These functions, the continuous production of neutrophils, their abundance at sites of inflammation, and data now showing that the lifespan of neutrophils may be significantly prolonged by certain cytokines at inflammatory sites like the tumor microenvironment (TME) suggest that neutrophils, alongside macrophages and DCs, are key orchestrators of the immune response. Neutrophils are also key to wound repair after injury and a reversion to homeostasis. There is great interest in characterizing the biological implications of these aspects of neutrophil biology in not only disease but also homeostasis to reveal potential disease biomarkers and targets for therapeutic interventions.

2. Overview of Neutrophil Biology

2.1. Neutrophil Effector Functions

Neutrophils are the first immune cells recruited to sites of septic and sterile pathologies [9,10]. The three classical effector functions of neutrophils include phagocytosis, degranulation, and NET release. Phagocytosis involves engulfing cellular debris or microbial pathogens into a phagosome, which is eventually fused with granules containing microbicidal proteins [11]. NADPH oxidase embedded within the membrane of the phagosome produces reactive oxygen species (ROS) like superoxide, which is subsequently converted by azurophilic granule enzyme myeloperoxidase (MPO) into hypochlorous acid (bleach in the vernacular) that is highly bacteriotoxic [12]. The capacity of neutrophils to kill phagocytosed microbial pathogens far exceeds that of other immune cells [10]. Alternatively, neutrophils may fuse their granules with the plasma membrane to release ROS and antimicrobial granule proteins into the extracellular space [10].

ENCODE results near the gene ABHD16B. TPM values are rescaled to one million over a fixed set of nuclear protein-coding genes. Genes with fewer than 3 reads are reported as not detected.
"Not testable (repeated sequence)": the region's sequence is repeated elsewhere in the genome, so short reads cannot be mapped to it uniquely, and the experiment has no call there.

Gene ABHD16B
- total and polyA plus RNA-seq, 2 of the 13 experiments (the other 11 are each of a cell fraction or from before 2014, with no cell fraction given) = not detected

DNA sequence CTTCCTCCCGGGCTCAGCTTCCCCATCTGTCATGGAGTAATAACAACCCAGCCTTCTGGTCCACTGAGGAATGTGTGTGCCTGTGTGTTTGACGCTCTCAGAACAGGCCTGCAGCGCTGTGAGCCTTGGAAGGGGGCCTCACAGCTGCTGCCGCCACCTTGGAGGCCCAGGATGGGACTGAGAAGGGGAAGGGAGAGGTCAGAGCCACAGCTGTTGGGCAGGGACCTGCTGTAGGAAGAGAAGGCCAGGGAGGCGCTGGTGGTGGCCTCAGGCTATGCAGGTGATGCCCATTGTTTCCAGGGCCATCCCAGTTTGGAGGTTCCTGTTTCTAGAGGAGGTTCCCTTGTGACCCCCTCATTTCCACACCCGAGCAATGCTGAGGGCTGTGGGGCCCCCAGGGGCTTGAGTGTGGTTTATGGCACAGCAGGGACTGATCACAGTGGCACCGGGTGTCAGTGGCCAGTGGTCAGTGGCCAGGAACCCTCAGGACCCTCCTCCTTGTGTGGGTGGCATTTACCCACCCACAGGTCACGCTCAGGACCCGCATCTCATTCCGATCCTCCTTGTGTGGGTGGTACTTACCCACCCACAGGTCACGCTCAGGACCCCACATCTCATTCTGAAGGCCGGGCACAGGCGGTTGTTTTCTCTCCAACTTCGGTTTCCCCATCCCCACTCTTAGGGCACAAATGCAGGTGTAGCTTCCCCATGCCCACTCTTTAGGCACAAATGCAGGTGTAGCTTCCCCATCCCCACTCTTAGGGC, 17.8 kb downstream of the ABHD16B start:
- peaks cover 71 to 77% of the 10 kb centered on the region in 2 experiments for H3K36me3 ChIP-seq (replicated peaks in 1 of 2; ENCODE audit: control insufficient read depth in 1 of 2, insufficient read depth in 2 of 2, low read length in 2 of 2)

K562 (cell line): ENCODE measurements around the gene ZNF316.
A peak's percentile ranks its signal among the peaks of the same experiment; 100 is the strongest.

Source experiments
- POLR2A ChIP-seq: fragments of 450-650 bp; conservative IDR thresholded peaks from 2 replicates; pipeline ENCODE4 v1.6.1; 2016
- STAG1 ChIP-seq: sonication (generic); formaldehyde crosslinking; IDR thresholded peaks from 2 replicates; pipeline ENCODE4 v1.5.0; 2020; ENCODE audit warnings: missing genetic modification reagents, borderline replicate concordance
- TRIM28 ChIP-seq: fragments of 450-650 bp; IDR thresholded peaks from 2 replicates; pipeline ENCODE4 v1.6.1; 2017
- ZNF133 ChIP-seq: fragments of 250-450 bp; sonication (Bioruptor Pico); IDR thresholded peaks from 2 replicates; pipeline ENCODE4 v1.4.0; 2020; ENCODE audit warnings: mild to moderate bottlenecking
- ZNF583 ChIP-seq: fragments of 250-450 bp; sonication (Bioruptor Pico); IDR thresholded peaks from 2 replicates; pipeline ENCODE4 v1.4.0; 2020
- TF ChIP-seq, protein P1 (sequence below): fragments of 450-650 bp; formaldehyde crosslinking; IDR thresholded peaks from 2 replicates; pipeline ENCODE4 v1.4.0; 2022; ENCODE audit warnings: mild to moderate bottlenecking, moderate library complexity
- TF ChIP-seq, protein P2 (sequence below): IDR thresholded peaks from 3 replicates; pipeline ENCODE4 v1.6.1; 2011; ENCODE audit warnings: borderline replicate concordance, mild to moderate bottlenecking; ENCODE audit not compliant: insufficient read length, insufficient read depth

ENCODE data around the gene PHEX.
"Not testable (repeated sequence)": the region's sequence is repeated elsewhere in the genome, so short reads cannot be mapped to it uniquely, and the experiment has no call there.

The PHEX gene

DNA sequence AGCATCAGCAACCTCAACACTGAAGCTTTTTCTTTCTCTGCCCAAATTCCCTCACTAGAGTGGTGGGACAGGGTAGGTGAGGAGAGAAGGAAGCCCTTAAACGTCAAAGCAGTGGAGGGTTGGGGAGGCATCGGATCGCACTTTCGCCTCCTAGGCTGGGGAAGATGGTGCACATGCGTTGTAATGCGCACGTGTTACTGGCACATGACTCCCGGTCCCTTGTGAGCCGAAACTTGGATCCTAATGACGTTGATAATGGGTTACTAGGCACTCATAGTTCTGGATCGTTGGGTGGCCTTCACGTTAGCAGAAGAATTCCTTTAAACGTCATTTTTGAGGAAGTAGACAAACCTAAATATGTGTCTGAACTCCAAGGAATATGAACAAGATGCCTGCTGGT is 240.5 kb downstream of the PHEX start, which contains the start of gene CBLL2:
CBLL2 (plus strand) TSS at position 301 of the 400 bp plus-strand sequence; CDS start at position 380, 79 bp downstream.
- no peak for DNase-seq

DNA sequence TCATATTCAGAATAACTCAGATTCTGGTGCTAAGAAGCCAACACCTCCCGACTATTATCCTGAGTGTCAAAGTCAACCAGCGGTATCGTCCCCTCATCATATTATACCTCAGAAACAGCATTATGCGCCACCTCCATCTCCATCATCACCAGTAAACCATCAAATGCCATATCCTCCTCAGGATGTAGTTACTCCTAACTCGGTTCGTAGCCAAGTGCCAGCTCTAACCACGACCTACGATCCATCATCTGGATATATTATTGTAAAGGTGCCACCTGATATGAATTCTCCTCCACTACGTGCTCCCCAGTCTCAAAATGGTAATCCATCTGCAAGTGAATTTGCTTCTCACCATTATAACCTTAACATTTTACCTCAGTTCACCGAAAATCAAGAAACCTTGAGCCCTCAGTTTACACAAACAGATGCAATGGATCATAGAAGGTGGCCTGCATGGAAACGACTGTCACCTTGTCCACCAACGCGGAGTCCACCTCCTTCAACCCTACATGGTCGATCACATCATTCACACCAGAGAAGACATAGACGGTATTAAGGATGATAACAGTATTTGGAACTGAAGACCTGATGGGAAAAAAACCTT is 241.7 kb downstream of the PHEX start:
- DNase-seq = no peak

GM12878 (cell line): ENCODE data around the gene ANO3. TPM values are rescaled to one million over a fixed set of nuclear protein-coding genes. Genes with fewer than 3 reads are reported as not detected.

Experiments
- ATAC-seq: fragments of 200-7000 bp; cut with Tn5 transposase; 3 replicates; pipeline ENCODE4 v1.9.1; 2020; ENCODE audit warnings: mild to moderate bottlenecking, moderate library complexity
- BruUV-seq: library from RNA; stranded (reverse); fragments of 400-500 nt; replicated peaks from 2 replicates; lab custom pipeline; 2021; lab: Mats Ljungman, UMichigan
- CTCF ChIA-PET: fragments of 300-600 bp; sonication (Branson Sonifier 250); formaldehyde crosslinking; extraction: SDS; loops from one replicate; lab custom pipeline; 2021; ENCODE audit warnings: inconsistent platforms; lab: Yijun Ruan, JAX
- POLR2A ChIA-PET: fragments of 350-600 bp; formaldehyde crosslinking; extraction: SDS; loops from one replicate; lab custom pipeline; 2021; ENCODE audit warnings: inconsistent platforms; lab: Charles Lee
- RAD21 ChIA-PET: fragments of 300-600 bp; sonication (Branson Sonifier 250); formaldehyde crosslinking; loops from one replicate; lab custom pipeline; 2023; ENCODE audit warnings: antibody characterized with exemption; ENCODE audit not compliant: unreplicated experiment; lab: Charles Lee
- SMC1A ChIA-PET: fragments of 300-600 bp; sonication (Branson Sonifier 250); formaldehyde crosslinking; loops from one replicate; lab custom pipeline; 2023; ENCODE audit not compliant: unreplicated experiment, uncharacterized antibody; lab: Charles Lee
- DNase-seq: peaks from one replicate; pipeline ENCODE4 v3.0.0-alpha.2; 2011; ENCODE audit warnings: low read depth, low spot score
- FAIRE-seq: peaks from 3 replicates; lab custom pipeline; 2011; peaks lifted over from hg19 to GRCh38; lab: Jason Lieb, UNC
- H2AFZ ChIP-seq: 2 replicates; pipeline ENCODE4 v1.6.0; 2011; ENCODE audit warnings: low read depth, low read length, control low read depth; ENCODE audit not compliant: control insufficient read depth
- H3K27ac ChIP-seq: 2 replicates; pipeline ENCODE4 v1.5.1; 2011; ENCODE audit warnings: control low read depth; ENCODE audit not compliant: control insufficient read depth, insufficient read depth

Neutrophils can extrude their granule proteins within a meshwork of nuclear or mitochondrial DNA as NETs. The ‘classical’ pathway of NET production (or NETosis) starts with the activation of protein kinase C (PKC) or the RAF/MEK/ERK signaling pathways, which, in turn, activate NADPH oxidase [13,14]. The consequent cytosolic Ca2+ spike activates peptidylarginine deaminase-4 (PAD4), which citrullinates histone proteins to decrease electrostatic attractions between DNA and histones, leading to chromatin decondensation [15,16]. Superoxide generated by NAPDH oxidase activates MPO, which liberates neutrophil elastase (NE) from azurophilic granules [17]. MPO and NE then work synergistically to break down the nuclear envelope and cleave various cytosolic proteins. One of these proteins, gasdermin D, is a pore-forming protein that inserts into the cell membrane to cause pyroptotic cell death but additionally promotes NETosis by inserting into the plasma membrane of neutrophils [18,19]. The absolute dependency of NET formation on the various proteins discussed is debated. For example, whereas NADPH oxidase-dependent lytic NETosis takes ~3–4 h in vitro, live neutrophils can rapidly release antimicrobial NETs in an NADPH oxidase-independent manner without neutrophil cell death [20,21]. Similarly, PAD4 is indispensable for NETosis in some animal models [22], but it does not figure in immune complex (IC)-mediated NET production in autoimmune diseases like systemic lupus erythematosus (SLE) [23]. Lastly, inflammasome-independent NET formation does not require gasdermin-D activation and also proceeds without inducing cell death [24]. Interestingly, inflammasome-dependent NET formation, which activates gasdermin D, also does not necessarily induce pyroptotic cell death [24,25].

2.2. Metabolic Control of Neutrophil Effector Functions

Compared to other immune cells, neutrophils have a lower number of mitochondria that are also relatively smaller and have reduced activity [26,27]. Neutrophils thus rely primarily on anaerobic glycolysis for ATP production and also utilize glucose in the hexose monophosphate (HMP) shunt, which produces NADPH to fuel NADPH oxidase-dependent processes like ROS production and NETosis [28]. Hence, a large proportion of the neutrophil effector response indirectly depends on glucose metabolism [3].